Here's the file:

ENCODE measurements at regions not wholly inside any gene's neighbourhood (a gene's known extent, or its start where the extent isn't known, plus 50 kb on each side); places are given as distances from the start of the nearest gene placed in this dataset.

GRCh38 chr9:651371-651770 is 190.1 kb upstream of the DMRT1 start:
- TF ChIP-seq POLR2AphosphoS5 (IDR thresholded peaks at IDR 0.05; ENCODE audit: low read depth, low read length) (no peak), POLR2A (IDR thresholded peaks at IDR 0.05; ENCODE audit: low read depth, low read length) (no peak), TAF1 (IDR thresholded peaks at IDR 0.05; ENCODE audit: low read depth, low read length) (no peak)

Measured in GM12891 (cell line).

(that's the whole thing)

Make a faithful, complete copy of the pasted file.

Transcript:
ENCODE measurements at regions not wholly inside any gene's neighbourhood (a gene's known extent, or its start where the extent isn't known, plus 50 kb on each side); places are given as distances from the start of the nearest gene placed in this dataset.

GRCh38 chr9:651371-651770 is 190.1 kb upstream of the DMRT1 start:
- TF ChIP-seq POLR2AphosphoS5 (IDR thresholded peaks at IDR 0.05; ENCODE audit: low read depth, low read length) (no peak), POLR2A (IDR thresholded peaks at IDR 0.05; ENCODE audit: low read depth, low read length) (no peak), TAF1 (IDR thresholded peaks at IDR 0.05; ENCODE audit: low read depth, low read length) (no peak)

Measured in GM12891 (cell line).